K i 0 a i t i is zero if and only if a i 0 r for 0 i

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k i =0 a i T i is zero if and only if a i = 0 R for 0 i k , and two polynomials are equal if and only if their difference is zero. This distinction is important, since there are rings R over which two different polynomials define the same function. One can of course define the ring of polynomial functions on R , but in general, that ring has a different structure from the ring of polynomials over R . Example 5.11 In the ring Z p , for prime p , we have x p - x = [0] for all x Z p . But consider the polynomial a = T p - T Z p [ T ] . We have a ( x ) = 0 R for all x 0 R , and hence the function defined by a is the zero function, yet a is not the zero polynomial. 2 5.2.2 Basic properties of polynomial rings Let R be a ring. 38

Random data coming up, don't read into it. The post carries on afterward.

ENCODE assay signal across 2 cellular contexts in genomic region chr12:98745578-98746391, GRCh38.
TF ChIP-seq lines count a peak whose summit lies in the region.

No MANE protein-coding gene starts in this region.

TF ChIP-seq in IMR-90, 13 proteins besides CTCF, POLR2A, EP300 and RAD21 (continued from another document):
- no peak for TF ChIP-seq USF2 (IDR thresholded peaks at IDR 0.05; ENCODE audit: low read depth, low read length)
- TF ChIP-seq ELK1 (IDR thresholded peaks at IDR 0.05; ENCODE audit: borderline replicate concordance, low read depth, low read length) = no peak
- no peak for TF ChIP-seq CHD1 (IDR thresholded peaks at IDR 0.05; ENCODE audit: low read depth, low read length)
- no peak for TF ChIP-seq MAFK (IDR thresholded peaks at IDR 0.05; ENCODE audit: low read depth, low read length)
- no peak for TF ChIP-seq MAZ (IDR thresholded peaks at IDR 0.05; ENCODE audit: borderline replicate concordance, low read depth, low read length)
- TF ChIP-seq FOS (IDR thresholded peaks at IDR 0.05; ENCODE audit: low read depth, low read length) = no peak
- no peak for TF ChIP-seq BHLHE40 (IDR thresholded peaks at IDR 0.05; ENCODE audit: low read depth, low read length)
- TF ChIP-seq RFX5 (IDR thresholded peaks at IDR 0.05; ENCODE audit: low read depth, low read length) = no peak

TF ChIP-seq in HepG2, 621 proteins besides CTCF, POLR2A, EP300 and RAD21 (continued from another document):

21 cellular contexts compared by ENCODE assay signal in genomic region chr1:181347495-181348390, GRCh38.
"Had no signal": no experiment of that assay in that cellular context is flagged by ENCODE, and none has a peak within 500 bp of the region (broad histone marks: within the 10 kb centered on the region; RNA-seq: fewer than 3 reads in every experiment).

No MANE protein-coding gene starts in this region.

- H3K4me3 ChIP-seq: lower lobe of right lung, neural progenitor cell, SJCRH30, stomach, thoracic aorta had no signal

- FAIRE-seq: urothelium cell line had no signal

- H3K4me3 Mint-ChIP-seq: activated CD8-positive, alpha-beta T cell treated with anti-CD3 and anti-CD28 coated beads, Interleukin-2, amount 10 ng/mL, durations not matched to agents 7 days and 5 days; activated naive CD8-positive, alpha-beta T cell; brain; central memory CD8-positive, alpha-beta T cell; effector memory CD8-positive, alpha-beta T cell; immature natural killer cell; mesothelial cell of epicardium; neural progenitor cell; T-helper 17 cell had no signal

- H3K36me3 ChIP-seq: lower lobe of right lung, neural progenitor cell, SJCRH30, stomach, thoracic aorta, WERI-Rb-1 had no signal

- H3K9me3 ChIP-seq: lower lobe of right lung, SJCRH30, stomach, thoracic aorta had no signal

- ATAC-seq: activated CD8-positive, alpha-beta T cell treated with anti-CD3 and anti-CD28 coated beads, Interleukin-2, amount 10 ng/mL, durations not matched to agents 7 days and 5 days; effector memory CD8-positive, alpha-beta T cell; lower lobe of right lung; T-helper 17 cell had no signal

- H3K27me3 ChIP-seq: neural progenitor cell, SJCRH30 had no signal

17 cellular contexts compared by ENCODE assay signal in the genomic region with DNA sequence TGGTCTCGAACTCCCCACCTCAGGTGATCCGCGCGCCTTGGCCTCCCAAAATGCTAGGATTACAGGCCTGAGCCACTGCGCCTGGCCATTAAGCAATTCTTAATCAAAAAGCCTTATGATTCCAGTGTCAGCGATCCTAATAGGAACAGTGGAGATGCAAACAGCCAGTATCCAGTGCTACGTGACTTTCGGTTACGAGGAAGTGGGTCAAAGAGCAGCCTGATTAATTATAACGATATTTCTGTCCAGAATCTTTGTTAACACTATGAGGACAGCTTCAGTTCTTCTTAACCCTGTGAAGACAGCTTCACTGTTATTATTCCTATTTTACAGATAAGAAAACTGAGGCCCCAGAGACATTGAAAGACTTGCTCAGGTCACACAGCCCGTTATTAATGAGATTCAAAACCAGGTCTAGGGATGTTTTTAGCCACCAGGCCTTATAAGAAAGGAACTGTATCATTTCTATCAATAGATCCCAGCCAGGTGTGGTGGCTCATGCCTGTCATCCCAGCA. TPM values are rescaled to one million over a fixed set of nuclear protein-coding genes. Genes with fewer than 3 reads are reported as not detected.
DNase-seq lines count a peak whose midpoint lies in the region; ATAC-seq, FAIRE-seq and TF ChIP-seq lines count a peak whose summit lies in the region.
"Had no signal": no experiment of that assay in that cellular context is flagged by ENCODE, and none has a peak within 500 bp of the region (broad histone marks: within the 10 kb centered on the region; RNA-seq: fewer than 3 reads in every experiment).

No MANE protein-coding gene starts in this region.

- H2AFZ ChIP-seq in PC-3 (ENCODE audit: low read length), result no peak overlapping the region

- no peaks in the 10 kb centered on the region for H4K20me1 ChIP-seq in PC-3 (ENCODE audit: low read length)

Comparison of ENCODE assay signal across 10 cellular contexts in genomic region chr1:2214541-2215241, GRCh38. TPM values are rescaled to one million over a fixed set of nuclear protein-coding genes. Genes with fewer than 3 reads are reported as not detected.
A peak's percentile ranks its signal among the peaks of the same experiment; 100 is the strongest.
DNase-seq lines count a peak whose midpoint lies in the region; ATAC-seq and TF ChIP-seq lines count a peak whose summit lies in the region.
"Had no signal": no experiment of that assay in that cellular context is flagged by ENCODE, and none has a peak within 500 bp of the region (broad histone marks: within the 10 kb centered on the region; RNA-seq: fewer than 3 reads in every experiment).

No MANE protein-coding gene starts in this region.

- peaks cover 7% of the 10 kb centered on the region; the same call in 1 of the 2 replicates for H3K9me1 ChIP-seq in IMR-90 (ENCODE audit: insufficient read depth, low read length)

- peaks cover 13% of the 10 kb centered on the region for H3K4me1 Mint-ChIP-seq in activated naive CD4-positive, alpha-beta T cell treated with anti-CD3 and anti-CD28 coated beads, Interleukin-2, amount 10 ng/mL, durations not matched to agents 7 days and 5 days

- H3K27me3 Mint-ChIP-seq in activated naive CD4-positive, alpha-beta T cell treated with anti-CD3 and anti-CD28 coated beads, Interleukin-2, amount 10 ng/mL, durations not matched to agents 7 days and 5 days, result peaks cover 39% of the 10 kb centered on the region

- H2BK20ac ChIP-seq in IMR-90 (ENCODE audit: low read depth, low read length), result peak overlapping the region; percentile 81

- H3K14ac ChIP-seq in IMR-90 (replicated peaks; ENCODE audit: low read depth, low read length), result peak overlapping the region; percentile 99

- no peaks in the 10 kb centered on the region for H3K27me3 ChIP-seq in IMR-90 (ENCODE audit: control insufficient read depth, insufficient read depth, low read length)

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For non-zero a R [ T ], if a = k i =0 a i T i with a k 6 = 0 R , we call k the degree of a , denoted deg( a ), and we call a k the leading coefficient of a , denoted lc( a ), and we call a 0 the constant term of a . If lc( a ) = 1 R , then a is called monic . Note that if a, b R [ T ], both non-zero, and their leading coefficients are not both zero divisors, then the product ab is non-zero and deg( ab ) = deg( a ) + deg( b ). However, if the leading coefficients of a and b are both zero divisors, then we could get some “collapsing”: we could have ab = 0 R , or ab 6 = 0 R but deg( ab ) < deg( a ) + deg( b ). For the zero polynomial, we establish the following conventions: its leading coefficient and constant term are defined to be 0 R , and its degree is defined to be “ -∞ ”, where it is understood that for all integers x Z , -∞ < x , and ( -∞ ) + x = x + ( -∞ ) = -∞ , and ( -∞ ) + ( -∞ ) = -∞ . This notion of “negative infinity” should not be construed as a useful algebraic notion — it is simply a convenience of notation; for example, it allows us to succinctly state that for all a, b R [ T ], deg( ab ) deg( a ) + deg( b ), with equality holding if the leading coefficients of a and b are not both zero divisors. Theorem 5.5 Let D be an integral domain. Then 1. for all a, b D [ T ] , deg( ab ) = deg( a ) + deg( b ) ; 2. D [ T ] is an integral domain; 3. ( D [ T ]) * = D * . Proof. Exercise. 2 5.2.3 Division with remainder An extremely important property of polynomials is a division with remainder property, analogous to that for the integers: Theorem 5.6 (Division with Remainder Property) Let R be a ring. For a, b R [ T ] with lc( b ) R * , there exist unique q, r R [ T ] such that a = bq + r and deg( r ) < deg( b ) . Proof. Consider the set S of polynomials of the form a - xb with x R [ T ]. Let r = a - qb be an element of S of minimum degree. We must have deg( r ) < deg( b ), since otherwise, we would have r 0 := r - (lc( r )lc( b ) - 1 T deg( r ) - deg( b ) ) · b S , and deg( r 0 ) < deg( r ), contradicting the minimality of deg( r ). That proves the existence of r and q . For uniqueness, suppose that a = bq + r and a = bq 0 + r 0 , where deg( r ) < deg( b ) and deg( r 0 ) < deg( b ). This implies r 0 - r = b ( q - q 0 ) . However, if q 6 = q 0 , then deg( b ) > deg( r 0 - r ) = deg( b ( q - q 0 )) = deg( b ) + deg( q - q 0 ) deg( b ) , which is impossible. Therefore, we must have q = q 0 , and hence r = r 0 . 2 If a = bq + r as in the above theorem, we define a rem b := r .
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